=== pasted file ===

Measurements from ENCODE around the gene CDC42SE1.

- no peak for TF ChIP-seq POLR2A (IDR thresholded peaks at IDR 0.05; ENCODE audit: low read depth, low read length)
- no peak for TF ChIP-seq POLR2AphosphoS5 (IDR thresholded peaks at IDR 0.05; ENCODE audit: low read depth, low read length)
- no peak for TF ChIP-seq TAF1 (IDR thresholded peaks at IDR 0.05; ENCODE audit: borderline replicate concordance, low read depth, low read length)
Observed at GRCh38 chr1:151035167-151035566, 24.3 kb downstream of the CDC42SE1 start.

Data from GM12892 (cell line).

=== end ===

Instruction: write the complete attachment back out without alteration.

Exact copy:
Measurements from ENCODE around the gene CDC42SE1.

- no peak for TF ChIP-seq POLR2A (IDR thresholded peaks at IDR 0.05; ENCODE audit: low read depth, low read length)
- no peak for TF ChIP-seq POLR2AphosphoS5 (IDR thresholded peaks at IDR 0.05; ENCODE audit: low read depth, low read length)
- no peak for TF ChIP-seq TAF1 (IDR thresholded peaks at IDR 0.05; ENCODE audit: borderline replicate concordance, low read depth, low read length)
Observed at GRCh38 chr1:151035167-151035566, 24.3 kb downstream of the CDC42SE1 start.

Data from GM12892 (cell line).